EAN-13 is used world-wide for marking retail goods. The symbol encodes 13 characters: the first two or three are a country code which identify the country in which the manufacturer is registered (not necessarily where the product is actually made). The country code is followed by 9 or 10 data digits (depending on the length of the country code) and a single digit check-sum. 2-digit and 5-digit supplemental barcodes may be added for a total of 14 or 17 data digits.
EAN-13 is very common on Melons stickers, mainly for European market while in USA market UPC­A is preferred

EAN-8

mix The less commonly used EAN-8 barcodes are used also for marking retail goods; however, they are usually reserved for smaller items, for example confectionery.

EAN-8 is a shortened version of the EAN-13 code. It includes a 2 or 3 digit country code, 4 of 5 data digits (depending on the length of the country code), and a checksum digit. While it is possible to add a 2-digit or 5-digit extension barcode, the primary purpose of the EAN-8 code is to use as little space as possible.
Unlike the UPC-E symbol, which compresses data that could also be printed as a full-size UPC-A symbol by squeezing out zeroes, the data digits in an EAN-8 symbol specifically identify a particular product and manufacturer. Since a limited number of EAN-8 codes are available in each country, they are issued only for products with insufficient space for a normal EAN-13 symbol. For example, a 2-digit country code permits a total of only 100,000 item numbers.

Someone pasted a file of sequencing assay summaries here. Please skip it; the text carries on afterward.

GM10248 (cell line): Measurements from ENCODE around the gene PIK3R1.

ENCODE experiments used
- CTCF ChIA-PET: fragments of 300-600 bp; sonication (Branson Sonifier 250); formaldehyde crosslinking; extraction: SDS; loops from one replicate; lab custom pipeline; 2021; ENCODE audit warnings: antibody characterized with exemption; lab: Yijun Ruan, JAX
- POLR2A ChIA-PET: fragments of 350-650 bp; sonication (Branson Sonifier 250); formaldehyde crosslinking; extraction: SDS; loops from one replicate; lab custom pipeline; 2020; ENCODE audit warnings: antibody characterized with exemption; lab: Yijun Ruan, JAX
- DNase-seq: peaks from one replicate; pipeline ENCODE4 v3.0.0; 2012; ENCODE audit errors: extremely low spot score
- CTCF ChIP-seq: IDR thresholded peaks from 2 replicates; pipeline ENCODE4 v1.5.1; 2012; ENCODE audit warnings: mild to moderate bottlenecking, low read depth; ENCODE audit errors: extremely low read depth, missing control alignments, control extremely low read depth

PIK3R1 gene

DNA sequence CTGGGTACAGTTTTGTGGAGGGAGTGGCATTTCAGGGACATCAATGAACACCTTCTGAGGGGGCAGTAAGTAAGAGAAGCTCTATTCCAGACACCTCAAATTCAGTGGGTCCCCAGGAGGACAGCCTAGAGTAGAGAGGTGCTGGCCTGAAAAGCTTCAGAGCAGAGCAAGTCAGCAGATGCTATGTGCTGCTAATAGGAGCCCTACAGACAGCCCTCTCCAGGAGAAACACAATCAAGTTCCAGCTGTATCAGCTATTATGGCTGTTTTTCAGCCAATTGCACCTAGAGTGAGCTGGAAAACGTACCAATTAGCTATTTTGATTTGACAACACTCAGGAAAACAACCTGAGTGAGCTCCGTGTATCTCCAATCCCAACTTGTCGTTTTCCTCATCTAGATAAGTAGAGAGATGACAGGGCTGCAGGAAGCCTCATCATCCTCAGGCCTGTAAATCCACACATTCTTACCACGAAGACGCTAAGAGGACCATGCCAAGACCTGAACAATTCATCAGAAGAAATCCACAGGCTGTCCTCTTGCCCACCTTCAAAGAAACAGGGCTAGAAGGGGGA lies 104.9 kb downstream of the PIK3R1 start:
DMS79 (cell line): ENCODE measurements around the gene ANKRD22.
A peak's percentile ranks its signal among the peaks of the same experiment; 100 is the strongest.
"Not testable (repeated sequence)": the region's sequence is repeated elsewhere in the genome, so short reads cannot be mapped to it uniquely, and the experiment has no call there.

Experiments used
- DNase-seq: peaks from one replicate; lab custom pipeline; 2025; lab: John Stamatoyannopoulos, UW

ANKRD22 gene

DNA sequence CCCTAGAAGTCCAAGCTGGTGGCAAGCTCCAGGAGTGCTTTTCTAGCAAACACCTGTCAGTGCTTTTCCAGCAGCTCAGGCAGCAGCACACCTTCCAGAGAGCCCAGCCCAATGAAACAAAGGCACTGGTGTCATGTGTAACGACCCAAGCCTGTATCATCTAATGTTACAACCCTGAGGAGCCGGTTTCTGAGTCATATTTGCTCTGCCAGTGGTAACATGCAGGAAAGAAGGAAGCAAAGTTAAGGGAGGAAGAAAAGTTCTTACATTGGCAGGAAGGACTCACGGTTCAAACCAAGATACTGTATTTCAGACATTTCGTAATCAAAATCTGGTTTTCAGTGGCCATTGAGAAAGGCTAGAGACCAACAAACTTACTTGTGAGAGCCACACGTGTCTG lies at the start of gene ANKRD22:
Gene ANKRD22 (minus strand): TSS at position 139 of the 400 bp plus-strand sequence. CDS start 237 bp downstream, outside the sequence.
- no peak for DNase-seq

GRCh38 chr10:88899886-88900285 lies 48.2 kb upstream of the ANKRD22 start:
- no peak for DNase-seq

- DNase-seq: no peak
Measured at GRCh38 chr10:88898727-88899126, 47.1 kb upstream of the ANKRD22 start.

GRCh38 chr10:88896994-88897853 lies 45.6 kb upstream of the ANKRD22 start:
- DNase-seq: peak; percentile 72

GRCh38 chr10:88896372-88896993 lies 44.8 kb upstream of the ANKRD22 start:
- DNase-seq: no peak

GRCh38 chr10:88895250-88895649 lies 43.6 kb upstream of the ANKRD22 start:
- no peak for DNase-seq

EAN-8 is largely used on Flag labels for little fruit packets.

UPC-A

mix UPC-A is used for marking products which are sold at retail in the USA. The barcode identifies the manufacturer and specific product so point-of-sale cash register systems can automatically look up the price. The UPC-A Code and the assignment of manufacturer ID numbers is controlled in the U.S.A. by the Uniform Code Council located in Dayton, Ohio.
Common in USA market especially on Melons and Watermelons.

UPC-E

mix UPC-E is a variation of the UPC-A symbol that is used for number system 0. By suppressing zeroes, UPC-E codes can be printed in a very small space and are used for labeling small items.
The UPC-E code is a compressed barcode which is intended for use on small items. Compression works by squeezing extra zeroes out of the barcode and then automatically re-inserting them at the scanner. Only barcodes containing zeroes are candidates for the UPC-E symbol.